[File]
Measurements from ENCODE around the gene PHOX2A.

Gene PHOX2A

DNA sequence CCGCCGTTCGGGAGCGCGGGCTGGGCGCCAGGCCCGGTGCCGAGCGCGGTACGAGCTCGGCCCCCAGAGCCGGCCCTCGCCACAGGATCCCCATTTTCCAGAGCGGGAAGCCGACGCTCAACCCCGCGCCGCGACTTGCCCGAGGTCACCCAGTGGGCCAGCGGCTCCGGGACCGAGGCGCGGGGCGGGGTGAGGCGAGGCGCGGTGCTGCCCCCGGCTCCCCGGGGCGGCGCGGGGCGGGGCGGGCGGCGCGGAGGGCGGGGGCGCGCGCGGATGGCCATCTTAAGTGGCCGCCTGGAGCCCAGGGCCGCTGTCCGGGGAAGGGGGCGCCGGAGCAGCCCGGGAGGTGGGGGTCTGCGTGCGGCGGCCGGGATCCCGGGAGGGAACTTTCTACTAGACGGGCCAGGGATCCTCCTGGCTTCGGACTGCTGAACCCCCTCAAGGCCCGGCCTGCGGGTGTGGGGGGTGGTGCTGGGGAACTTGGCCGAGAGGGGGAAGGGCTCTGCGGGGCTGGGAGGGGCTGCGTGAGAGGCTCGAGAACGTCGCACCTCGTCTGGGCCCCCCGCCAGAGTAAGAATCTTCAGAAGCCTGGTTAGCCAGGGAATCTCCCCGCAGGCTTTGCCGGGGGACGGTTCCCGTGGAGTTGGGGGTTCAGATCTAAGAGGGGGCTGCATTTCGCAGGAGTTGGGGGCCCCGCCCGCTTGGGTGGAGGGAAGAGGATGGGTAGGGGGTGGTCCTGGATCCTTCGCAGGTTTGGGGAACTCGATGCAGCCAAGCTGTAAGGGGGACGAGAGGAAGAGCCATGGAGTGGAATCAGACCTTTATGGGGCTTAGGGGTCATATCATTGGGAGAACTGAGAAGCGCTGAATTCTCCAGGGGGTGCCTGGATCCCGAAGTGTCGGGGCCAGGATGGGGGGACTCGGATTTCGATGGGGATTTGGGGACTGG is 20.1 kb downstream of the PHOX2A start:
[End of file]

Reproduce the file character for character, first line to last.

Measurements from ENCODE around the gene PHOX2A.

Gene PHOX2A

DNA sequence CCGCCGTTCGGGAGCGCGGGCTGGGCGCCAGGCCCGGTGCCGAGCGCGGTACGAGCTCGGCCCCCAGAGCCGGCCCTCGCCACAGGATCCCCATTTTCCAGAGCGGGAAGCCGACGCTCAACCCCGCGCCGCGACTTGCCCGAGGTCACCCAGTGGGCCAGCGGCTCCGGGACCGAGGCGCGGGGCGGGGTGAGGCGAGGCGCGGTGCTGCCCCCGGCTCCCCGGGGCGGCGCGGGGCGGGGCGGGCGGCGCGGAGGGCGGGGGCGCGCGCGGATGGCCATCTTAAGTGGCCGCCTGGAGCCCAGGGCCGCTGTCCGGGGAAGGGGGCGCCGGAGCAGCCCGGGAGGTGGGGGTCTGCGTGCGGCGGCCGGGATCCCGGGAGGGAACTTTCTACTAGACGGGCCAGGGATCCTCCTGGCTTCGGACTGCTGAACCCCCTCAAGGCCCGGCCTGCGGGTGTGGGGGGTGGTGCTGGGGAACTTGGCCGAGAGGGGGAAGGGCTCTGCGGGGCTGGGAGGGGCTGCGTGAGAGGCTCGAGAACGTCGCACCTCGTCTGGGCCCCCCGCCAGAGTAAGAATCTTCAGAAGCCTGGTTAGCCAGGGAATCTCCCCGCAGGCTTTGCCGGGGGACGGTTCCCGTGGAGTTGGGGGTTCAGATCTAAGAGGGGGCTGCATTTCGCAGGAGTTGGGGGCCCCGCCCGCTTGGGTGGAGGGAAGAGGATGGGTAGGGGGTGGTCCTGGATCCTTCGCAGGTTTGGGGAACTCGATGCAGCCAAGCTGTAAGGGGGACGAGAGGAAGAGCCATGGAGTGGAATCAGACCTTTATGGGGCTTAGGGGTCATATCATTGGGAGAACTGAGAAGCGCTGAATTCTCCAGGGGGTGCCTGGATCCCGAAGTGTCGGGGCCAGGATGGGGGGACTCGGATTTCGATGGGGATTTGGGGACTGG is 20.1 kb downstream of the PHOX2A start: